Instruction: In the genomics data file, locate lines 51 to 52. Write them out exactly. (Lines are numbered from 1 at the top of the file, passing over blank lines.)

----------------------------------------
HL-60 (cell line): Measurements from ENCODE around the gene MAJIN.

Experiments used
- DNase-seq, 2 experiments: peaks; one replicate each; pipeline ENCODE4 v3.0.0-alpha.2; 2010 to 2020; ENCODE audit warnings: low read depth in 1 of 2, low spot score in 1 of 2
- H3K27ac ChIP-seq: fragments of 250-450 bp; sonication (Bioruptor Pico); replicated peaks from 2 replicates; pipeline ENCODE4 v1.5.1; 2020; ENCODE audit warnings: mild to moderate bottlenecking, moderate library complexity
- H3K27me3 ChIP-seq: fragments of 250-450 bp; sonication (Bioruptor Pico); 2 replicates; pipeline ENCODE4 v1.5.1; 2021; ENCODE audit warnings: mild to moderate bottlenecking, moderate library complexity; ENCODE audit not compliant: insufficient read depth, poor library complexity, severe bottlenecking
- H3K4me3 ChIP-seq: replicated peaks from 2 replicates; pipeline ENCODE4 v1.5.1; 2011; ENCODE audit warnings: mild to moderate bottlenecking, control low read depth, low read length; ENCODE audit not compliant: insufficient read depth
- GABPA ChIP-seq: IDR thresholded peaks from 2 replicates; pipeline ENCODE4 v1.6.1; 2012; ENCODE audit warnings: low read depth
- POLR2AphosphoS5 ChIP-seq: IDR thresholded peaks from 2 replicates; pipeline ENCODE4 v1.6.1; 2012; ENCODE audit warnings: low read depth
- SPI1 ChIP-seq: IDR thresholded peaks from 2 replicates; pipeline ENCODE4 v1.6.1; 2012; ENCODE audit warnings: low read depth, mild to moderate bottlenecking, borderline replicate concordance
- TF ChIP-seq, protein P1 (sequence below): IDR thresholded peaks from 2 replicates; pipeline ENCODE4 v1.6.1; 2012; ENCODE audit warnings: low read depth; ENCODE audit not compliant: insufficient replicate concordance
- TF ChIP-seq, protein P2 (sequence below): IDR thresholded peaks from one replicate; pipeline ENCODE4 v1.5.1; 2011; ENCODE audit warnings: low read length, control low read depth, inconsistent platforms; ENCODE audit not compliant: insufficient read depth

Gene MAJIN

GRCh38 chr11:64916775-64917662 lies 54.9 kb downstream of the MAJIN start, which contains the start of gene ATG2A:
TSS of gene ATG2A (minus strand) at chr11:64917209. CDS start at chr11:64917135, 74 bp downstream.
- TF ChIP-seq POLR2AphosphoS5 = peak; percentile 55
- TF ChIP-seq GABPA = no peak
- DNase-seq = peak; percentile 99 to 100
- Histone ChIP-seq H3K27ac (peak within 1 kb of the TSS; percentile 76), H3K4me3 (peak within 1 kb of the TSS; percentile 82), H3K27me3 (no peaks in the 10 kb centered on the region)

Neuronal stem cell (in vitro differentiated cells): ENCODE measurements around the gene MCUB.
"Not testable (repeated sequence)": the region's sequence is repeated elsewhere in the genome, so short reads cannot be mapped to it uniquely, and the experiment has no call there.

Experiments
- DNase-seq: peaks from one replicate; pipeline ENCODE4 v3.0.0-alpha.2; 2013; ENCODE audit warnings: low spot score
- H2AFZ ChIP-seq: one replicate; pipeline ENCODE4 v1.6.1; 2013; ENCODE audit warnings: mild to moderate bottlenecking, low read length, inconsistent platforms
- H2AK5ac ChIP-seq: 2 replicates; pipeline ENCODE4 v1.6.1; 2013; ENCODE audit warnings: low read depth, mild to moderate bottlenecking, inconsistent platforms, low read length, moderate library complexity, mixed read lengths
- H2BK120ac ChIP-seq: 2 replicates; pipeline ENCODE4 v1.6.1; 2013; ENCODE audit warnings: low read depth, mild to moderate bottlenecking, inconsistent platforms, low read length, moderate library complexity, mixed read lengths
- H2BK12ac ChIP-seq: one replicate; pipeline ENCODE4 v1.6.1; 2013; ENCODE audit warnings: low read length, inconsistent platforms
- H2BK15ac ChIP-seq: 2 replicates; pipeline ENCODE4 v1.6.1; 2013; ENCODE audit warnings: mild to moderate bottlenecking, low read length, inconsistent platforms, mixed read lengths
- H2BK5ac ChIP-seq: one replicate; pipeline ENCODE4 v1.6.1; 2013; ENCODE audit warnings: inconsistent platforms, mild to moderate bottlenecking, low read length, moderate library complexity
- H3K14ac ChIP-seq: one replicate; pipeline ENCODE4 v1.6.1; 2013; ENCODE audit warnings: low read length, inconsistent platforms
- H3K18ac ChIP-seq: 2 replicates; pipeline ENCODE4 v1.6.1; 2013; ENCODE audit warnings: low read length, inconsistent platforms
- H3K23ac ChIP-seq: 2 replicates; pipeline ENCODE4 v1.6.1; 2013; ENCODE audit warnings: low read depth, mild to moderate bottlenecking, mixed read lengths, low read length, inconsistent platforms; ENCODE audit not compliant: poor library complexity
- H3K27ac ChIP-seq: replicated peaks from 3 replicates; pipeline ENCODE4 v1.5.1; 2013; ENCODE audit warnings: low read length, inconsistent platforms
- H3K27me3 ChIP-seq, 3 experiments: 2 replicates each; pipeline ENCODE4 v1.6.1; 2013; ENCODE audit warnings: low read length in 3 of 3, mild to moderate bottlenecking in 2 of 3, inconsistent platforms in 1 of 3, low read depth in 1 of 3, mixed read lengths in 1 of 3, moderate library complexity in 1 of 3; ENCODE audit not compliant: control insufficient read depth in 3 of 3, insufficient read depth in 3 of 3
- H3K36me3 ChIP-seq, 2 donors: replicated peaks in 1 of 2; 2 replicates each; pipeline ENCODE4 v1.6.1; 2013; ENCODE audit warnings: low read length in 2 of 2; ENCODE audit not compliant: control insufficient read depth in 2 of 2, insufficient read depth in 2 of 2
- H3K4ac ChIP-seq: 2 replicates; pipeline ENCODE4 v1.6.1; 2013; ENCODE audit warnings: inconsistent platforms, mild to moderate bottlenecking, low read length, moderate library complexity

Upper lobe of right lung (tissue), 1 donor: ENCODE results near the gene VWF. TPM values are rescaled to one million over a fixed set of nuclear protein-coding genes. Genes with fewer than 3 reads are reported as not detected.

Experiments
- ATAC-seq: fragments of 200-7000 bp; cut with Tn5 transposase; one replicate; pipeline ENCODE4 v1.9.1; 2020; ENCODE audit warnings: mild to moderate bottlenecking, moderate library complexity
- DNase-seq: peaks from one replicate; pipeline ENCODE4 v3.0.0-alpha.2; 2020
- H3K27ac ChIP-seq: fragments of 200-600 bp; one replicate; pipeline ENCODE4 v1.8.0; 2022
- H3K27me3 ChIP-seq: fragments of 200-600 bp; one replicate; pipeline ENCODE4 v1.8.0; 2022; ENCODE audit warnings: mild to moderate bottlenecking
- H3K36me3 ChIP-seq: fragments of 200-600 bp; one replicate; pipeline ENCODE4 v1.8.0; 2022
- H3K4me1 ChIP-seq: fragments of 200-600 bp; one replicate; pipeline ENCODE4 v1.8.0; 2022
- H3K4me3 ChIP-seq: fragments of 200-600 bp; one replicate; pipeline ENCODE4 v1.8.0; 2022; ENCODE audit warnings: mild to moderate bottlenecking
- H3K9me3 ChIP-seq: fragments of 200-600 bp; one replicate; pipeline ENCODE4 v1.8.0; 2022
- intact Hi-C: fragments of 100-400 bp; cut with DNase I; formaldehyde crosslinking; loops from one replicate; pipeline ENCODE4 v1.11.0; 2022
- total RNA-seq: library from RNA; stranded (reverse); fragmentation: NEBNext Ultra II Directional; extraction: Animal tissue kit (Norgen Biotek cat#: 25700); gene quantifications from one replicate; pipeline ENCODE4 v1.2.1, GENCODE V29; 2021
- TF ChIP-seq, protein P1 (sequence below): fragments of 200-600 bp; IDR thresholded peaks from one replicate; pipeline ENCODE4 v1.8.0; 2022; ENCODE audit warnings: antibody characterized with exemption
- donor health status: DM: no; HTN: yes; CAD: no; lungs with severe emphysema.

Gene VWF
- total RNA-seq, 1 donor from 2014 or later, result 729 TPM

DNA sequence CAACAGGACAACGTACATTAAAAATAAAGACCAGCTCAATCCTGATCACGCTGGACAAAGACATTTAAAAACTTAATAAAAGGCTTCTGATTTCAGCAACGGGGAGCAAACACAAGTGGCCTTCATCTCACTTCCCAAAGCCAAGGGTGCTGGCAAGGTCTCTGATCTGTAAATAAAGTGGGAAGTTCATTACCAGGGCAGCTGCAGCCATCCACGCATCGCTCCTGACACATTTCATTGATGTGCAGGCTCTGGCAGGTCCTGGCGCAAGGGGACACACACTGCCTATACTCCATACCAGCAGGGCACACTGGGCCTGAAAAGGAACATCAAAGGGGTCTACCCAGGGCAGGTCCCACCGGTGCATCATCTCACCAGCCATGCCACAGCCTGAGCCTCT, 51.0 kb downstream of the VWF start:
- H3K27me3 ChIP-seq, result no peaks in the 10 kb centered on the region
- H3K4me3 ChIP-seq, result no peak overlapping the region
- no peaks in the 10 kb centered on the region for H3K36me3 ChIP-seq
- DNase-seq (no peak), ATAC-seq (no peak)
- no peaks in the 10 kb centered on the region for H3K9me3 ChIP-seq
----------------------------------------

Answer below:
- total RNA-seq, 1 donor from 2014 or later, result 729 TPM

DNA sequence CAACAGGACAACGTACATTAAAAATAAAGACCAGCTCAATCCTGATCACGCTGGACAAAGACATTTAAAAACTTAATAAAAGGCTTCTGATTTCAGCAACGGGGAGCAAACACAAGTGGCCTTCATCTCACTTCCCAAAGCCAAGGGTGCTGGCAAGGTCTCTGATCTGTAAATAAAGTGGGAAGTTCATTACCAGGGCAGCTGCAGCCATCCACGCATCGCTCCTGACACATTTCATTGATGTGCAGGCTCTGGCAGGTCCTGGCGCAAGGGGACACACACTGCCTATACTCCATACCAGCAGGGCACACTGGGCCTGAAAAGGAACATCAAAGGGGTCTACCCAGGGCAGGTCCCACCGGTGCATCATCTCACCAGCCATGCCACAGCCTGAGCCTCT, 51.0 kb downstream of the VWF start: